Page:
A fresh water reservoir could be formed in haor areas with a series of sluices.  At the end of wet season, when sluices are closed--water couldn't pass from the reservoir. Fresh water from reservoir could be released into networks of canals for irrigation in low-lying adjacent haor areas. Irrigation will be possible without any pumps.

The low-lying 'Chalan Beel' is connected with the Padma River having huge water discharge- seems to be best for construction of wall/dam of reservoir.  A reservoir could be formed at a portion of 'Chalan Beel' by surrounding a long dam without any barrage in the Padma.
 Proposed dam (wall of reservoir) could be constructed during dry season- when there is no water in Beel areas. The concrete foundation of dam will be built  first and  then surrounding long dam (7-8 meters height) will be filled with earths and covering with rocks. A series of sluice gates will be installed facing to waterway.

After construction- monsoon flow will enter into reservoir through sluices. During dry season, water from reservoir could be released into networks of canals for irrigation. Irrigation will be possible without pumps, as beels are at lower topography than reservoir's water level. It is assumed that without construction of barrages in a river - monsoon rain water could be preserved in reservoir in beel areas.

Feasibility studies could be done on 2 major rivers (the Padma and Jamuna) flood plains for selecting the best reservoir sites.  Four sites has been proposed: a. Chalan Beel near Rajshahi, b. Bahadurabad ghat near Jamalpur , c. Two rivers connection point,  Goalanda, Rajbari, d. Near the Padma, Madaripur.
 Further, Sylhet region has plenty of rainfall adjacent to Meghalaya, India. During wet season, there is a huge water resource in Hakaluki and Tangura haors, as well in rivers (Surma- Kushiyara) and canals.  It is assumed that without construction of barrages (blocking flow) across the rivers- monsoon water could be preserved through converting a portion low-lying haor area into a reservoir.

 However, Sylhet basin's eco-system has been changing.  In future, hydroelectric dam of India at Tipaimukh will divert flow of the Surma- Kushiyara and would have adverse effects on haor eco- systems (Hakaluki and Tanguar haor). The connected upper and lower Meghna Rivers in south-eastern regions (Cumilla, Chandpur, Noakhali and Bhola) may also be affected.

We must be well prepared for storage of water in 'low-lying haor area' in the face of adverse 'effect of Indian Tipaimukh dam'. Thus, five large reservoirs on the Surma-Kasiyara-Meghna river systems have been proposed: a) Part of Hakaluki haor, Fenchuganj, Sylhet b) Part of Tanguar haor, Tahirpur, Sunamgonj , c) Low-lying areas at Surma-Kasiyara junction, Habiganj. d) Part of haor, near the Meghna, Kishorganj, e)  Low lying areas, near Upper Meghna, Chandpur.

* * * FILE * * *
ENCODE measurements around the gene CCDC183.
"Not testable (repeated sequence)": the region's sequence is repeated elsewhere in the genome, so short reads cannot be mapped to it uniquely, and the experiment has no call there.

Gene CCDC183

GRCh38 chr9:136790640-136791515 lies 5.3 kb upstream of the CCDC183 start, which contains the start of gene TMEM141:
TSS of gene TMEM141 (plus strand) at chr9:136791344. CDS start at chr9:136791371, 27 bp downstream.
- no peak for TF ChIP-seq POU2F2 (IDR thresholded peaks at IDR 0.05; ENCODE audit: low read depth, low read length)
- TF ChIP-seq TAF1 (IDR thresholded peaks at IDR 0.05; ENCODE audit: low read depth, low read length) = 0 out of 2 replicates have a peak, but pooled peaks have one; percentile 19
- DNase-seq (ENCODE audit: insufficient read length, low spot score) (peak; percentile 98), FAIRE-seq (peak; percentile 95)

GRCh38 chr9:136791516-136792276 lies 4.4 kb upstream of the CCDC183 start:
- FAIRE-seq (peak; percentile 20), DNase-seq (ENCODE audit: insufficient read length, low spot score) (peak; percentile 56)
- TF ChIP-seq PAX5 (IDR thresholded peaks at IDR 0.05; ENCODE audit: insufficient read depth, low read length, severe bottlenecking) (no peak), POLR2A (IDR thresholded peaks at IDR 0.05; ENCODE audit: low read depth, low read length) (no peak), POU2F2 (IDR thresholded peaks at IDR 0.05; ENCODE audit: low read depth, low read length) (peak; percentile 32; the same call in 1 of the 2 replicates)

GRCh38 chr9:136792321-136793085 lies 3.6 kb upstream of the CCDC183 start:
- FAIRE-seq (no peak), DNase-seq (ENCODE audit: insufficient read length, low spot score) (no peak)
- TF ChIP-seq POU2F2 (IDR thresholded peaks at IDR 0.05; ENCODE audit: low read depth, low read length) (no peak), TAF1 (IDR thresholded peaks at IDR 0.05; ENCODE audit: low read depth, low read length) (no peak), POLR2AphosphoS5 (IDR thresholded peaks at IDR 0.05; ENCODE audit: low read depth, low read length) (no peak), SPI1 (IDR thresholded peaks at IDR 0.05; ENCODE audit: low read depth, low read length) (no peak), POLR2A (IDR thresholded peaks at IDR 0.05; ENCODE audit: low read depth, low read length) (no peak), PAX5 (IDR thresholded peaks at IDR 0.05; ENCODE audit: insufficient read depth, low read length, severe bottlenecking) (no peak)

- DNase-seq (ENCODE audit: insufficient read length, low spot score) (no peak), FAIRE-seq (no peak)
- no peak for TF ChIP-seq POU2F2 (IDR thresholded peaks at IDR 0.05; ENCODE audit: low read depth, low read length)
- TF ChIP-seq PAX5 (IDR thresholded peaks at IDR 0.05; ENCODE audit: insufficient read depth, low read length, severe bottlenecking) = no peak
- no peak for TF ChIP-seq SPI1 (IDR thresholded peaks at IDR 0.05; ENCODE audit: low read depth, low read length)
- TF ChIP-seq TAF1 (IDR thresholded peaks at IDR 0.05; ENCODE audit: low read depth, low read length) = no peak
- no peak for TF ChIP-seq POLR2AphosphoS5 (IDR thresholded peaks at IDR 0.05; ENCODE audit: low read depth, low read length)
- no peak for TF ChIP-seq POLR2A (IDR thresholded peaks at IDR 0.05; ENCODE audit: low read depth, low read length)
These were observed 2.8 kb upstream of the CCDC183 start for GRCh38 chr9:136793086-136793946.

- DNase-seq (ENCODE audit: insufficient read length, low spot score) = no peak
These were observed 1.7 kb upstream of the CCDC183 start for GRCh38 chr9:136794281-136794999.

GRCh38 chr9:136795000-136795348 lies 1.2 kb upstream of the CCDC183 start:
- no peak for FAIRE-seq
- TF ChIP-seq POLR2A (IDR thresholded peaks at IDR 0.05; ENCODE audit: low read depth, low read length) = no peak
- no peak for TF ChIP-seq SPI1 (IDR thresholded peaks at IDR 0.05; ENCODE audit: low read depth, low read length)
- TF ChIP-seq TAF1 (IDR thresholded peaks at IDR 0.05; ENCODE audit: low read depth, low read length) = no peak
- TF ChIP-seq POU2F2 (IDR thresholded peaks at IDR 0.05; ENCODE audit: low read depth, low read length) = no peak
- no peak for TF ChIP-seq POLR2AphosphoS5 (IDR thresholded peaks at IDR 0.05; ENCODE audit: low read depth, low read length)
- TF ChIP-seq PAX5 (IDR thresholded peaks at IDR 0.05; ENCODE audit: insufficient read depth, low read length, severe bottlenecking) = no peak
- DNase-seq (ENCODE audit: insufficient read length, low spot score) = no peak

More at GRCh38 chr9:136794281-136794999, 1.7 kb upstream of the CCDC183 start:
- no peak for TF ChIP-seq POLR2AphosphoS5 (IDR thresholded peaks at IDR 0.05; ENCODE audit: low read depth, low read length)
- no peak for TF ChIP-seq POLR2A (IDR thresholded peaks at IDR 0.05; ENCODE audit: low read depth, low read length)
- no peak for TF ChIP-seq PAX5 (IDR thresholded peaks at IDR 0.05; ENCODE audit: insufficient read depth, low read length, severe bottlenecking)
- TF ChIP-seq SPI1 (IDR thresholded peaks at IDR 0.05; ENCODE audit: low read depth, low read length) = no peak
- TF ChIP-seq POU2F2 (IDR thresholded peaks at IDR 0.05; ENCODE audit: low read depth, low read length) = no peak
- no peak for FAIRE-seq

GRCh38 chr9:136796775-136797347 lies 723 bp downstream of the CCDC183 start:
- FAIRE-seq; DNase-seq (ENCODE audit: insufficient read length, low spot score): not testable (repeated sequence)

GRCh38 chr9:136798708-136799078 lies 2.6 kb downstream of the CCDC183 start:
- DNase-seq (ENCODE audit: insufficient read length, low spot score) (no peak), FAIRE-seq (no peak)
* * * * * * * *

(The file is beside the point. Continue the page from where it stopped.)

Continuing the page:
There are huge water resources in our river systems with large Himalayan discharges. A series of reservoirs on low-lying sides/haor/beels of 'the Padma, Jamuna, Kushiara, Surma, upper and lower Meghna and river estuaries' has been proposed. This is in response of dry season drastic river flow deterioration- accelerated by withdrawal of water at Farakka and Teesta, as well as due to climate change.

The reservoirs could serve as a source of irrigation water; as well as community based large scale fish culture involving public and private sector stakeholders could be initiated- by whom both farmers and business entrepreneurs will be benefitted. The land owners/farmers of reservoir areas will be benefited based on income from leasing of their lands.

'Delta Plan 2100' has emphasized 'fresh water conservation' through barrages and reservoirs. An environmental friendly "low lying area management" policy could build- emphasizing crop diversification, varietal development, water conservation etc. A large investment in fisheries sector has high possibilities with emphasizing export oriented processed fish culture and agro industries.

 With dynamic leadership of Honourable Prime Minister Sheikh Hasina- Bangladesh will achieve the goal in 'water conservation sectors' and will eliminate poverty from the country by 2030.

The writer is a Chief Scientific Officer, Bangladesh Rice Research Institute, Gazipur